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Tuskegee Airmen, Lt. Col. Eldridge Williams Passes Away At 97

July 15, 2015 - Lt. Col. Eldridge Williams one of the last members of the Tuskegee Airmen passed away on July 2nd at the age of 97. Lt. Col. Eldridge F. Williams was born November 2, 1917. In 1941, he was drafted and after a year of service. He was selected to attend Officer Training School at Tuskegee University.

Commissioned as a second lieutenant in the U.S. Army Air Corps and assigned to Tuskegee Army Airfield, he rose to the rank of captain. But with no desire for a military career, he left the service and became head basketball coach at North Carolina A&T College in Greensboro.

In 1948, Williams was recalled to military service during the Berlin Airlift. In December of 1949, a year after President Harry. Truman signed Executive Order 9981, which integrated the U.S. armed forces, Williams departed for his first integrated assignment on the island of Okinawa.


Williams served in various military capacities, and after 23 years, he retired with the rank of lieutenant colonel. In January 1964, Williams joined the Miami Dade County Public Schools. He was named coordinator of federal programs, and later chosen as the director of administrative staffing and policy development.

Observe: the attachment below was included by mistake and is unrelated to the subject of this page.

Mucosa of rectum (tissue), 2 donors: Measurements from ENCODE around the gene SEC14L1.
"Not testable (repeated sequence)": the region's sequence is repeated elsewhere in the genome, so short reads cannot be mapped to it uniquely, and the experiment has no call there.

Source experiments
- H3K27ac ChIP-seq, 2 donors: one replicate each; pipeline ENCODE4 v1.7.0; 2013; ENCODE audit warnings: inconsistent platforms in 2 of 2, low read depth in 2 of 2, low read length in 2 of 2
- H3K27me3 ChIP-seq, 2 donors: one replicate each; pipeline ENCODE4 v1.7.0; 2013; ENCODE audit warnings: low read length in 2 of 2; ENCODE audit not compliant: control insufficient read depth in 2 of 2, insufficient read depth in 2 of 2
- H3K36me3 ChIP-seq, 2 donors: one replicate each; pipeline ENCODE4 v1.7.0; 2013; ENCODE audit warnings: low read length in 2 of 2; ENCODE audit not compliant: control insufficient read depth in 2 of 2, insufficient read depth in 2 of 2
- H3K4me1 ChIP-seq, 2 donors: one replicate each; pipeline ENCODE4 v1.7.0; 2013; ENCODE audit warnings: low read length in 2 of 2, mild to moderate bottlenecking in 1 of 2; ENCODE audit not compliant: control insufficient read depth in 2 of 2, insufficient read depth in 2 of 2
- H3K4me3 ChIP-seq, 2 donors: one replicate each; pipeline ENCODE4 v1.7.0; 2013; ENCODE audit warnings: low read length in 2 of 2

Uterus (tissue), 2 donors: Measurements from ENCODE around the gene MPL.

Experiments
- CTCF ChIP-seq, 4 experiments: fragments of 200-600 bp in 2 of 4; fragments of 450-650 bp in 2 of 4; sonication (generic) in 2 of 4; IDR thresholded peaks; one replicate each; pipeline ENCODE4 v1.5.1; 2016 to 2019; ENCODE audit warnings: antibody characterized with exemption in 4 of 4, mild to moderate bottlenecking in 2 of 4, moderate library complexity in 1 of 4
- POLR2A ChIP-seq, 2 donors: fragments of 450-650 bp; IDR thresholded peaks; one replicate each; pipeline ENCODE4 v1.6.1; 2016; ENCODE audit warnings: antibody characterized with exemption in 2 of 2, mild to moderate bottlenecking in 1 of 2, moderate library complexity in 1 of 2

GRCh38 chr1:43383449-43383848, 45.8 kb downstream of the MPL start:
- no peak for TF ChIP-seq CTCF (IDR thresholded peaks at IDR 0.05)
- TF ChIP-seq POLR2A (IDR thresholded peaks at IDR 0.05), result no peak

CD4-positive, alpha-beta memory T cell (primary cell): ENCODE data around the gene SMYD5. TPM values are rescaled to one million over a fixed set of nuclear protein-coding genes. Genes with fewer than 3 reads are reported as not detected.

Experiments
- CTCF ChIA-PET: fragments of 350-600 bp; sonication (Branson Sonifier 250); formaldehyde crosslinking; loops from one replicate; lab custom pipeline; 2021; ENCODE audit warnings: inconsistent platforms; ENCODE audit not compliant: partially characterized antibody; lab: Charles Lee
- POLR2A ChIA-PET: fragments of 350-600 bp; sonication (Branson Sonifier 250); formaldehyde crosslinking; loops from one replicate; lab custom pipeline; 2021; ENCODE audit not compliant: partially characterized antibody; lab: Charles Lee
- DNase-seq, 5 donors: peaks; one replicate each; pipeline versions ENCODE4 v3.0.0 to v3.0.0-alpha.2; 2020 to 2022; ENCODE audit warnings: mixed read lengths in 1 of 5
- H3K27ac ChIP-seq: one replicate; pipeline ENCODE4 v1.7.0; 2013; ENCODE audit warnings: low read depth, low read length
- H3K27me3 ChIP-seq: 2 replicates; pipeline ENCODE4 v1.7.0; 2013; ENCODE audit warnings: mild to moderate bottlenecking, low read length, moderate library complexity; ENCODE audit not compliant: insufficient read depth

In 1971 he assumed the job of director of school desegregation. The position eventually became director, Office of Equal Opportunity, which encompassed the implementation of Titles VII, IX and other federal regulations on discrimination. Williams became executive director of personnel in 1978 and retired in 1985.

Before a U.S. aircraft broke the sound barrier, the Tuskegee Airmen overcame a daunting social hurdle, breaking the Army Air Corps' color barrier. On March 29, 2007, In the Capitol Rotunda, President Bush and Congress awarded the Congressional Gold Medal to the Tuskegee Airmen (collectively, not individually), more than 60 years after the 332nd Fighter Group's World War II achievements that were made bittersweet by the racial discrimination they endured after returning home.


"I thank you for the honor you have brought to our country, and the medal you are about to receive means that our country honors you," Bush said to the roughly 300-member audience of surviving airmen, Tuskegee Airmen widows and other relatives, before presenting the congressional award. The Tuskegee Airmen fought two wars -- one in the European theater and another in the hearts and minds of the nation's citizens, he said. Saying he wanted to "offer a gesture to help atone for all the unreturned salutes and unforgivable indignities," Bush held his straightened right hand to his brow and saluted the airmen. After returning his salute, the airmen remained standing and applauded.
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